Attend enough conferences on the future of publishing, and pretty soon, you start to wonder if the future of publishing is conferences about the future of publishing. The small talk and the big presentations alike often portray an industry that is diplomatically referred to as “in transition,” which can reliably be taken to mean, “on its back.” Ask Ron Hogan, who’s been watching the business and working in it since the birth of digital media, for his two cents, and you get a real bargain-priced basket of feisty, no-nonsense views.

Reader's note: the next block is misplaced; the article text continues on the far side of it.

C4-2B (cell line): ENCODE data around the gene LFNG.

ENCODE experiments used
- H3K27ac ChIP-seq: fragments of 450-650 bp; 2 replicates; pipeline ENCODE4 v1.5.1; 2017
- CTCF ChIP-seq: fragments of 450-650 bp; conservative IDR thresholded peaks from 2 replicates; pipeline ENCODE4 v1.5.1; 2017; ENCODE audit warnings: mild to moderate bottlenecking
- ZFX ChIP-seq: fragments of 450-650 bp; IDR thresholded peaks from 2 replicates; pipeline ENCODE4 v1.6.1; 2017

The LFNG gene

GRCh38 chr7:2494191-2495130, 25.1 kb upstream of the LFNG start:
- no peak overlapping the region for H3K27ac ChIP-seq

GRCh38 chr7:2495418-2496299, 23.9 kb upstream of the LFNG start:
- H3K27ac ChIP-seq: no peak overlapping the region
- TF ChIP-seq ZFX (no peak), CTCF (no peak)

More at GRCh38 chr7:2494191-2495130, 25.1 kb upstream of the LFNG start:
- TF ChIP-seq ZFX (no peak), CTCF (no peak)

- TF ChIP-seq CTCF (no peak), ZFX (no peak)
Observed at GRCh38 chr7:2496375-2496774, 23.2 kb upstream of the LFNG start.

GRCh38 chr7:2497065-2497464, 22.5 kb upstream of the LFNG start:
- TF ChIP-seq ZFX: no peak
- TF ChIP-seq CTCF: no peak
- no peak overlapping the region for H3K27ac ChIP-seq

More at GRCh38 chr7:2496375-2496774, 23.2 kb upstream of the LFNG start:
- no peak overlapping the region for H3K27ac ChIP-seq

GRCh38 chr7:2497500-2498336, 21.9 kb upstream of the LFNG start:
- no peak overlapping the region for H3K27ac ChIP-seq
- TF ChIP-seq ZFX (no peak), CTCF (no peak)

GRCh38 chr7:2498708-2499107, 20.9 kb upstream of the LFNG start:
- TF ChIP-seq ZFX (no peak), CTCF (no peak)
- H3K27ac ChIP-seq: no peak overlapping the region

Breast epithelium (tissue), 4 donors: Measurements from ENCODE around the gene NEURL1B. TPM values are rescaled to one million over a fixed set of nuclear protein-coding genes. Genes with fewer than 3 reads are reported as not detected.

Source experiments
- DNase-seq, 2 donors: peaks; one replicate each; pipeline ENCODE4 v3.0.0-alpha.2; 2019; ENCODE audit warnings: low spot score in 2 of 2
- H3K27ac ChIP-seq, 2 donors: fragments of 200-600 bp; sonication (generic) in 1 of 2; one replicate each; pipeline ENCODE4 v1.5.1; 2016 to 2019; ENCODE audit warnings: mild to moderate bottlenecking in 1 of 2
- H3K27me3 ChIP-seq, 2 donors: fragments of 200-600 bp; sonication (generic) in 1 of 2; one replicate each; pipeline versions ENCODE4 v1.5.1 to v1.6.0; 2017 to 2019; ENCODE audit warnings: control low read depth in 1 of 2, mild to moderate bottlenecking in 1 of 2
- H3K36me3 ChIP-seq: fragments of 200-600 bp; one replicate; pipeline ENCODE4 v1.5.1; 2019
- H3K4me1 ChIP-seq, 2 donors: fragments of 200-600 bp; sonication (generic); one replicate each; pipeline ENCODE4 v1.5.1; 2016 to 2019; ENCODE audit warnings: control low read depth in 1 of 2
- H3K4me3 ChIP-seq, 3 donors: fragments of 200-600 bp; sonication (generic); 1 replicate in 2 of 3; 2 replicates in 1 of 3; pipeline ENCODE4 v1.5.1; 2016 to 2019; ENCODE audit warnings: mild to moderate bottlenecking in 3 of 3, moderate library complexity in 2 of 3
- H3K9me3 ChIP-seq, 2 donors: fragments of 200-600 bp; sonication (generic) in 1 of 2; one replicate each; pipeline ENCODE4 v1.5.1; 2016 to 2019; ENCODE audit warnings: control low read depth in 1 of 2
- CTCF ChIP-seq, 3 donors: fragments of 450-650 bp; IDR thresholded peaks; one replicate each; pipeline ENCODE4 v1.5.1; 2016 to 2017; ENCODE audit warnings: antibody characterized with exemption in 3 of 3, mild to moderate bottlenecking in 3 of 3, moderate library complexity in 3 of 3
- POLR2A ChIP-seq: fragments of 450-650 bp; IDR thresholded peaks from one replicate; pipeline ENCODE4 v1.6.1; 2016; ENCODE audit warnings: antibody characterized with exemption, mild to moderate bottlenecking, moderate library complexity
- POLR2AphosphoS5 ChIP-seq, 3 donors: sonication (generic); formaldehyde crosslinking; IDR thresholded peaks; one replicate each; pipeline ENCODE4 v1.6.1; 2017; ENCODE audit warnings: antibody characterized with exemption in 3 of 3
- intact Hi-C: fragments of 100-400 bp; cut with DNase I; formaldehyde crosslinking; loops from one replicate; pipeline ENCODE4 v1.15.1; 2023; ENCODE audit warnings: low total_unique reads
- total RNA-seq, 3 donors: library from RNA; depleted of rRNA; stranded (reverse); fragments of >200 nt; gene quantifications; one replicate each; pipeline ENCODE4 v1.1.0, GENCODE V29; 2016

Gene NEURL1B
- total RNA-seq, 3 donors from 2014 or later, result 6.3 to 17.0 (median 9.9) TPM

“I’m tired of hearing about the death of publishing. If these companies die, it’s because they were dedicated to a dying model,” Hogan says. “I also don’t believe that the book is going to die out; the digital economy is not going to completely overwhelm the existing print market for books anytime soon.
“People like to give each other real books, especially pretty books,” Hogan explains to CCC’s Chris Kenneally. “Art books are going to be a category where print is going to continue to matter for some time. There are going to be very cool things that you can do in digital books and e-book apps, but at the same time there are some things that you can really only present effectively and most attractively in paper.”